-Courtesy of En Route Marketing
Over the last three decades, dancer and choreographer Brian Sanders has awed audiences worldwide with his creative, provocative, sit on the edge-of-your-seat performances, daring guests to step outside their comfort zones.
On June 17, to celebrate the launch of Brian Sanders’ JUNK 30th anniversary season, a one-night-only event, Beaux Tease, will give viewers an inside glimpse into their 2022/23 season. Hosted in an intimate and unique venue, Concourse Dance Bar (1635 Market St, Philadelphia, PA 19103), the show will offer General Admission and “Special Features” passes. The “Special Features” tickets include a sultry performance, Let Us Eat Cake!, by former JUNK dancer turned MasterChef Courtney Lapresi, early admission and preferred seating, and two complimentary drink vouchers.
In addition, to celebrate 30 years of JUNK, Sanders is unveiling a new initiative, hoping to raise $30,000 by the end of the year to help continue the tradition of creating provocative, innovative, and one-of-a kind dance works. The funds raised will allow JUNK to provide equitable access for the community by providing free and discounted ticketing for artists and LGBTQIA and HIV+ communities. JUNK offers various sponsorship packages to promote the fundraising campaign, including special perks from dining with JUNK’s cast, inclusion in the 30th anniversary souvenir program, preferred seating for JUNK’s season, and a season pass giving guests multiple ways to support the arts in Philadelphia.
Guests attending Beaux Tease will be treated to performances from the upcoming season, including their 2022 Philadelphia Fringe Festival show, Luster; annual winter fundraiser, Snowball – Back on Ice; and 2023 collaboration with The Philadelphia Orchestra. Patrons will also be treated to a special guest appearance by Urban Movement Arts, avant-garde go-go installations, and an immersive, reimagined 2nd Sanctuary journey down Broad Street, via virtual reality headsets. Guests can expect Beaux Tease to be an evening of over-the-top performances. Beaux Tease offers Sanders the opportunity to present new work to reconnect with old audiences and engage with current fans, something he’s been looking forward to.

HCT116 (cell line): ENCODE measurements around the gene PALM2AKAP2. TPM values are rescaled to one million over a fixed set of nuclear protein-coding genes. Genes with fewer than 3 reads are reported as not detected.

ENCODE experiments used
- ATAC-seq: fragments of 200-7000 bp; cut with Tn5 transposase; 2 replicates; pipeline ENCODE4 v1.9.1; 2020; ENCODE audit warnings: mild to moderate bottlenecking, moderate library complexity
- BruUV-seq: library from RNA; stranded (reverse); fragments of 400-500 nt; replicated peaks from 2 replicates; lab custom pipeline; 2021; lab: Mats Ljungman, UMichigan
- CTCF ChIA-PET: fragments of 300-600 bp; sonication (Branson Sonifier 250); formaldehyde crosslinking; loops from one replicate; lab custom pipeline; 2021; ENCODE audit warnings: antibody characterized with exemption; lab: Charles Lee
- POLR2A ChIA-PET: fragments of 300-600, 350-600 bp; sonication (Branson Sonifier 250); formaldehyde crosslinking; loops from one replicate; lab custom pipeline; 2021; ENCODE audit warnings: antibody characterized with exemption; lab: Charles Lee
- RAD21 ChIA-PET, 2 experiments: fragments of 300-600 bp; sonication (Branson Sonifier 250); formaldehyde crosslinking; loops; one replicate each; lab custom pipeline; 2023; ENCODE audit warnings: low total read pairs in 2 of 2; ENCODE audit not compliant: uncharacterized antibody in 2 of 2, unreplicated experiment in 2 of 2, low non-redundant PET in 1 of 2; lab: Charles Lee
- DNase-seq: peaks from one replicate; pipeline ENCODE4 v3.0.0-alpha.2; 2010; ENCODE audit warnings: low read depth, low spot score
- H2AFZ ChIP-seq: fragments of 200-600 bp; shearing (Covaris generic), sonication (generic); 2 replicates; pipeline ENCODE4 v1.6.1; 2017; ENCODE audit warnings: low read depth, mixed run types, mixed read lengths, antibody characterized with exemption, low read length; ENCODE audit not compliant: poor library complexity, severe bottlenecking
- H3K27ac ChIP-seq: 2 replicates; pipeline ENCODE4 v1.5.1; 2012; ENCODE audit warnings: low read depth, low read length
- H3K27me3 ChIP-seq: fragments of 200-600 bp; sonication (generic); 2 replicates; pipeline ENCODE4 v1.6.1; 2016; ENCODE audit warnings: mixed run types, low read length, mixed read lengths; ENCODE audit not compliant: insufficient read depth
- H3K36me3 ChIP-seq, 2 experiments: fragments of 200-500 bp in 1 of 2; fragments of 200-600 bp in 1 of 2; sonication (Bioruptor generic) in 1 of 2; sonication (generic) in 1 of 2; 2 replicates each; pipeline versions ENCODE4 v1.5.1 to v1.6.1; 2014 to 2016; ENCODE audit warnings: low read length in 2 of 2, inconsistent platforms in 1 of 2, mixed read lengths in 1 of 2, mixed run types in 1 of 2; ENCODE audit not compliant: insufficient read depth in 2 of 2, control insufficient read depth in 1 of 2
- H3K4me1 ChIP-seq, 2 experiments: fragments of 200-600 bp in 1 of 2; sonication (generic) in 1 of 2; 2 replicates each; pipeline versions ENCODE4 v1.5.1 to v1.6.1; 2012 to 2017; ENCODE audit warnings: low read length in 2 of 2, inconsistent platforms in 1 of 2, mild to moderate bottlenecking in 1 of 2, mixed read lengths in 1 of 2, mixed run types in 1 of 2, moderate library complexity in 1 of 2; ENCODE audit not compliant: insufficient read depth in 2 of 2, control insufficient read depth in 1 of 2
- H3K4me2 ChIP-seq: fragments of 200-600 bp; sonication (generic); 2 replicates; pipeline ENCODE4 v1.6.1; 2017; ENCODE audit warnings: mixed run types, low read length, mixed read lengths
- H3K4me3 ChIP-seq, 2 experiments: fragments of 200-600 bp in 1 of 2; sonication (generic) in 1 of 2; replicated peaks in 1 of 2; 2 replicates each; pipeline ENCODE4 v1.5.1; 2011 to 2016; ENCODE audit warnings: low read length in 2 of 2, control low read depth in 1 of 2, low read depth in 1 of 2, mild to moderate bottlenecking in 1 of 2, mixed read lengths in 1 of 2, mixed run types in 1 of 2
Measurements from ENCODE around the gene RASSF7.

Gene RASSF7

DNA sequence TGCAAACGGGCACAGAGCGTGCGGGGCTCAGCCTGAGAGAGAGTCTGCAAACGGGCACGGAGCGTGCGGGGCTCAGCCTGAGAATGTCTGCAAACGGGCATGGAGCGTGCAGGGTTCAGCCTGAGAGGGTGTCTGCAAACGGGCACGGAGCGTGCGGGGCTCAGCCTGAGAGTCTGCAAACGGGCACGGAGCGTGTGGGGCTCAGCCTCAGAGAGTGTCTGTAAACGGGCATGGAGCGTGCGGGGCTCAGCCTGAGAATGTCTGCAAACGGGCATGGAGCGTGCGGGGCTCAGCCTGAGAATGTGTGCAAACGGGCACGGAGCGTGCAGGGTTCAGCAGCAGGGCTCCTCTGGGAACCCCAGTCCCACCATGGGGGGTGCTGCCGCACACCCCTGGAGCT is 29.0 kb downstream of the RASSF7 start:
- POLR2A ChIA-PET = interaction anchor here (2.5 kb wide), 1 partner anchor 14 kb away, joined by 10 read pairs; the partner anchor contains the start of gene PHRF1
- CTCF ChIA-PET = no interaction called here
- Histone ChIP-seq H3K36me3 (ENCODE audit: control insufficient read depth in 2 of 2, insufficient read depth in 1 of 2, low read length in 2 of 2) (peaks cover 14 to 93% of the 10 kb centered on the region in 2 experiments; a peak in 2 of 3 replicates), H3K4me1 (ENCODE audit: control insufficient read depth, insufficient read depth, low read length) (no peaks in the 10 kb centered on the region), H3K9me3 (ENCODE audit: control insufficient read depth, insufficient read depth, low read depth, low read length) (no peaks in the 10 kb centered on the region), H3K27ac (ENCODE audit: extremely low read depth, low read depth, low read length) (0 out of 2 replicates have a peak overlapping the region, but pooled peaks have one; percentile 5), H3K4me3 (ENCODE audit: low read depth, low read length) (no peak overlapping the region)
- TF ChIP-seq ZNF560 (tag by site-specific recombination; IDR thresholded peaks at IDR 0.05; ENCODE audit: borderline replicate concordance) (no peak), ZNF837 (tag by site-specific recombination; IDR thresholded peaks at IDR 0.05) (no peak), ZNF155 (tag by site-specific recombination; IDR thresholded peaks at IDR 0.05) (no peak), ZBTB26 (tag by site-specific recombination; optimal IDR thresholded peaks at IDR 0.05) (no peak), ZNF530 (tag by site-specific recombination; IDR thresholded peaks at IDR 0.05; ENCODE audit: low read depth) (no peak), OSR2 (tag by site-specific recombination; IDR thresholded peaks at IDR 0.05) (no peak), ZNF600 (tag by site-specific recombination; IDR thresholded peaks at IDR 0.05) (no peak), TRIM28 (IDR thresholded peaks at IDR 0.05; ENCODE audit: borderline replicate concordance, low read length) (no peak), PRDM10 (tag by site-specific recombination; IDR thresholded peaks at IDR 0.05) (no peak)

“Over the last 30 years, JUNK has continued to evolve,” said Brian Sanders, founder of Brian Sanders’ JUNK. No one, even Sanders, can predict what audiences can expect next. “The decades-long collaboration process with various artists, dancers, and creatives continues to help me reimagine my work, transform it, and present it in new and exciting ways.”
New Jersey-native Brian Sanders always reveled in reckless fun as a youth. He channeled that energy into his love of gymnastics and classical dance as he grew older. Inspired by the innovation and originality of shows like Bob Fosse’s Dancin’ and Pilobolus on Broadway in the 1970s, Brian trained to become a choreographer. After receiving his BFA from the University of the Arts in Philadelphia, Sanders founded Archetype Dance Company, where he performed and choreographed several works. He booked his first performances at the storied Trocadero Theater in Philadelphia. In 1997, the company was renamed JUNK and would go on to perform across the globe. The name JUNK reinforces the naughty, authority-provoking verbal and visual puns for which its founder and director is famous. The mission of JUNK was simple; bring formal dance into an engaging and immersive setting while ensuring shows stay accessible to younger urban audiences.
JUNK continues to blend traditional dance theater with an unparalleled physicality, eroticism, and use of found objects and clever inventions. Their work blurs the lines between dance and physical theater. The uniqueness of JUNK and their performances has led to shows at the Knitting Factory, Joyce Theatre, Philadelphia Museum of Art, Philadelphia Fringe Festival, The Annenberg Theatre for Dance Celebration, and the Wilma Theater. Sanders has collaborated with companies including MOMIX, Eleone Dance Theatre, Freespace Dance Company, Koresh Dance Company, the Philadelphia Ballet, and The Philadelphia Orchestra. He choreographed two nationally televised mini-series and gained international recognition when he created and arranged a touring show, NOGRAVITY, presented to audiences as part of the 2006 Winter Paralympics in Torino.
This season is about community. As Sanders has grown artistically, his audience has followed, eager for the next production. He is excited to bring people together to celebrate and unveil his new work. As Sanders points out, “If we don’t lift each other up, who will?”